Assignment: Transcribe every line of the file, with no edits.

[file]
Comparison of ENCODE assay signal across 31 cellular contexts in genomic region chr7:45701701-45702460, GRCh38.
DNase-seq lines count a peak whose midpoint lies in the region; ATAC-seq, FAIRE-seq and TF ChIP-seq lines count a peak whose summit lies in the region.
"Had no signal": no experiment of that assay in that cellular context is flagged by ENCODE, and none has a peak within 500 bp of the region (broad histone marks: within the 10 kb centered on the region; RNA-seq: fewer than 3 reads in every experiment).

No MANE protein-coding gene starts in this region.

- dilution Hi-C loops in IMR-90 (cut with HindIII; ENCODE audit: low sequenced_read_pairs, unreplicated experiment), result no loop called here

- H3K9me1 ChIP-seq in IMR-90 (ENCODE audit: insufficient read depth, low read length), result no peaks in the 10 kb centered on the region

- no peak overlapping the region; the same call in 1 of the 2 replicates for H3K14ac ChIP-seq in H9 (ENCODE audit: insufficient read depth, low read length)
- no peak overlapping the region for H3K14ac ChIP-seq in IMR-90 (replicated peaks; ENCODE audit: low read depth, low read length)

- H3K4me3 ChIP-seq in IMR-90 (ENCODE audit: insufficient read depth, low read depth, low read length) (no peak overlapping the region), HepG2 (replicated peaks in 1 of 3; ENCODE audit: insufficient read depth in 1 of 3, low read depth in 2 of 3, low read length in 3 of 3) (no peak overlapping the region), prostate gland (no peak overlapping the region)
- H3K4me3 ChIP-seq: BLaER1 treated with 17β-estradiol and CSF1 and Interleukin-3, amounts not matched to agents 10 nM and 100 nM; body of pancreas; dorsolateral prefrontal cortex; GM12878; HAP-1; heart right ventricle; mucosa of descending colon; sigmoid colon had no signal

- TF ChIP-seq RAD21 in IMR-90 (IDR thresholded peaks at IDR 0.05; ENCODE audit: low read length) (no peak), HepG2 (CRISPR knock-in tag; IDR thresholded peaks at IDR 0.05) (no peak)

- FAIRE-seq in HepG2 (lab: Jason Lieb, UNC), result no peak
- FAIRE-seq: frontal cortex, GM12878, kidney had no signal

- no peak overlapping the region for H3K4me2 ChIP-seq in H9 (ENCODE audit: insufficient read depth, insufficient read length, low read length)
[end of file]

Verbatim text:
Comparison of ENCODE assay signal across 31 cellular contexts in genomic region chr7:45701701-45702460, GRCh38.
DNase-seq lines count a peak whose midpoint lies in the region; ATAC-seq, FAIRE-seq and TF ChIP-seq lines count a peak whose summit lies in the region.
"Had no signal": no experiment of that assay in that cellular context is flagged by ENCODE, and none has a peak within 500 bp of the region (broad histone marks: within the 10 kb centered on the region; RNA-seq: fewer than 3 reads in every experiment).

No MANE protein-coding gene starts in this region.

- dilution Hi-C loops in IMR-90 (cut with HindIII; ENCODE audit: low sequenced_read_pairs, unreplicated experiment), result no loop called here

- H3K9me1 ChIP-seq in IMR-90 (ENCODE audit: insufficient read depth, low read length), result no peaks in the 10 kb centered on the region

- no peak overlapping the region; the same call in 1 of the 2 replicates for H3K14ac ChIP-seq in H9 (ENCODE audit: insufficient read depth, low read length)
- no peak overlapping the region for H3K14ac ChIP-seq in IMR-90 (replicated peaks; ENCODE audit: low read depth, low read length)

- H3K4me3 ChIP-seq in IMR-90 (ENCODE audit: insufficient read depth, low read depth, low read length) (no peak overlapping the region), HepG2 (replicated peaks in 1 of 3; ENCODE audit: insufficient read depth in 1 of 3, low read depth in 2 of 3, low read length in 3 of 3) (no peak overlapping the region), prostate gland (no peak overlapping the region)
- H3K4me3 ChIP-seq: BLaER1 treated with 17β-estradiol and CSF1 and Interleukin-3, amounts not matched to agents 10 nM and 100 nM; body of pancreas; dorsolateral prefrontal cortex; GM12878; HAP-1; heart right ventricle; mucosa of descending colon; sigmoid colon had no signal

- TF ChIP-seq RAD21 in IMR-90 (IDR thresholded peaks at IDR 0.05; ENCODE audit: low read length) (no peak), HepG2 (CRISPR knock-in tag; IDR thresholded peaks at IDR 0.05) (no peak)

- FAIRE-seq in HepG2 (lab: Jason Lieb, UNC), result no peak
- FAIRE-seq: frontal cortex, GM12878, kidney had no signal

- no peak overlapping the region for H3K4me2 ChIP-seq in H9 (ENCODE audit: insufficient read depth, insufficient read length, low read length)